The Go First insolvency case has reached a critical juncture, with the Delhi High Court scheduled to issue a ruling on a petition filed by three aircraft lessors against the airline.
The petitioners have charged Go First's resolution professional with inadequate maintenance of their assets, a charge that, if upheld, could have far-reaching consequences for the airline's future prospects, according to Mint.
Go First is currently undergoing insolvency proceedings, and it has recently received a bid from Naveen Jindal, the promoter of Jindal Steel and Power Ltd, in his individual capacity.
An adverse ruling by the court could result in the airline being left with an inadequate number of aircraft to resume operations. Additionally, the court may take note of a recent order by the Ministry of Corporate Affairs, which empowers lessors to repossess their aircraft in the event that an airline is grounded and has filed for insolvency.
The petitioners, BOC Aviation (Ireland) Ltd, ACG Aircraft Leasing Ireland, and DAE 13 Ireland Designated Activity Co., have submitted new applications following their discovery of their parked aircraft's poor condition during inspections. They have all accused Go First's resolution professional of failing to maintain their assets.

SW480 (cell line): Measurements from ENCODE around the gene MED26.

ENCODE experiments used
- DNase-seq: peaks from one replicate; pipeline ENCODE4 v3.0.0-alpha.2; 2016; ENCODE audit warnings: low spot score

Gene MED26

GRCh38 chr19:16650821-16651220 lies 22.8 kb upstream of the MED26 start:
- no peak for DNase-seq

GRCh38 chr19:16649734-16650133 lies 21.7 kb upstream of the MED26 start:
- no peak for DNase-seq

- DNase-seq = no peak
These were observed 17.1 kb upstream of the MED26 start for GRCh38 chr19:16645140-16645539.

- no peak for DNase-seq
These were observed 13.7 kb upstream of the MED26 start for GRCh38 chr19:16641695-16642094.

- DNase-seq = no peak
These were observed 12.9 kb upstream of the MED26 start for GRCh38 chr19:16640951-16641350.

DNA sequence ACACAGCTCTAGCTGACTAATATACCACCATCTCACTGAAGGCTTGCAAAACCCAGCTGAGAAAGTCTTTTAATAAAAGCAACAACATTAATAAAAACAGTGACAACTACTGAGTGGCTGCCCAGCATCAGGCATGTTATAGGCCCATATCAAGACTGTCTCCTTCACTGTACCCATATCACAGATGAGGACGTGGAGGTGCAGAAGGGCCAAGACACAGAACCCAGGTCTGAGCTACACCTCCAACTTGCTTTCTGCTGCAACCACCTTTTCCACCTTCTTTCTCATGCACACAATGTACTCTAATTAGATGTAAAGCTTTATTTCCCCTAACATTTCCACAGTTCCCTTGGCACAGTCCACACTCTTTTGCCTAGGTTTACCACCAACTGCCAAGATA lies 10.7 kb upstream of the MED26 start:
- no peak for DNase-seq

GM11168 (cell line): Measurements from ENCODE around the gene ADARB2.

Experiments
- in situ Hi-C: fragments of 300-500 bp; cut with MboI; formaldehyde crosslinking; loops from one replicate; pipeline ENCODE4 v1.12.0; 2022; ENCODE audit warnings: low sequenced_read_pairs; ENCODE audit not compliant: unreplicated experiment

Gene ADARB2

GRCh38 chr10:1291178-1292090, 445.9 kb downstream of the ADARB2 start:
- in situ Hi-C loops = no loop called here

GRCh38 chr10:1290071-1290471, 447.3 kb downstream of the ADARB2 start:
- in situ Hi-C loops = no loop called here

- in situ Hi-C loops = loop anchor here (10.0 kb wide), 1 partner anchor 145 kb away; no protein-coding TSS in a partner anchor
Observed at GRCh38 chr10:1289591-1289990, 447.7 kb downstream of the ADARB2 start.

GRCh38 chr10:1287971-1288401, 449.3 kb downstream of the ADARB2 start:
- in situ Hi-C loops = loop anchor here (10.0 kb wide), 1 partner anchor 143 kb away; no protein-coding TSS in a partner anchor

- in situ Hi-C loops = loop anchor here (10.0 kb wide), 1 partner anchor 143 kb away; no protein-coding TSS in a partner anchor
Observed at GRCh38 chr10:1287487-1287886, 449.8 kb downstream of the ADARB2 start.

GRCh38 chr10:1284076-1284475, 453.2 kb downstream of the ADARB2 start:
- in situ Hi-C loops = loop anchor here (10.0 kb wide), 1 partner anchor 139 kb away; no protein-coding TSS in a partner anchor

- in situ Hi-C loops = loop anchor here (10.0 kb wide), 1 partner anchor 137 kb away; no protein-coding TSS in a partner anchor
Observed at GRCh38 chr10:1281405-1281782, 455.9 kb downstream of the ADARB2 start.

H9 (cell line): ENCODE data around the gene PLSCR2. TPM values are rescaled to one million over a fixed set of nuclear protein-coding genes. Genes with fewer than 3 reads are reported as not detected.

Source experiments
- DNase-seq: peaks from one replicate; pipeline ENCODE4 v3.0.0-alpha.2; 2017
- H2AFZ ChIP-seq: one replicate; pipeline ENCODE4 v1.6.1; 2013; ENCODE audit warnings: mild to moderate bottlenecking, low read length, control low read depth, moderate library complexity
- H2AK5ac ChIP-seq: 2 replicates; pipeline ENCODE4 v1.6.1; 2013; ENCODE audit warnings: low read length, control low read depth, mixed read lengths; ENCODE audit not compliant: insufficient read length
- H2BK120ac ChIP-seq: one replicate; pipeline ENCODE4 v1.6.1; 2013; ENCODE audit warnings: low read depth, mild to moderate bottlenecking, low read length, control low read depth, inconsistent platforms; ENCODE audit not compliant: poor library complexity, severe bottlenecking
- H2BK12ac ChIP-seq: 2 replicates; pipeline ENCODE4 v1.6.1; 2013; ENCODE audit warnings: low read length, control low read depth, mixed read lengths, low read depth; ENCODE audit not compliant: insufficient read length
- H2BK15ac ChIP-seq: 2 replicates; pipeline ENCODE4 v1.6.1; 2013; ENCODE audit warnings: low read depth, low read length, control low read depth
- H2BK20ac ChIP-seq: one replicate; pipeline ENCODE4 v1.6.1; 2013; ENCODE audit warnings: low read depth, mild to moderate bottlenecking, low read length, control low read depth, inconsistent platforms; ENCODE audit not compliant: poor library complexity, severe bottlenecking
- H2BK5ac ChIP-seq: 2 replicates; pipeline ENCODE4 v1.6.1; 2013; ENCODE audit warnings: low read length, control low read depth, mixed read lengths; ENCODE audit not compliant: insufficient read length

In response to the petition, the resolution professional has argued that the plea is not maintainable, as the matter has already been settled in previous orders. BOC Aviation has alleged that its aircraft were in a deplorable condition, with inadequate maintenance of landing gear and the main body.
Meanwhile, DAE 13 Ireland Designated Activity Co. has accused Go First of failing to pay staff salaries in August, resulting in poor plane conditions, including a dirty fuselage and corrosion of brakes and other parts.
ACG has raised concerns over missing key components, such as fan blades, in the leased planes and urged Go First to replace them immediately. The court's ruling could have wide-ranging implications for Go First's future, particularly if it is unfavourable.
The airline may be left with insufficient aircraft to resume operations, and the court may take note of the Ministry of Corporate Affairs' recent order, which could empower lessors to repossess their aircraft. In the context of the airline's ongoing insolvency proceedings, the outcome of the case is of paramount significance.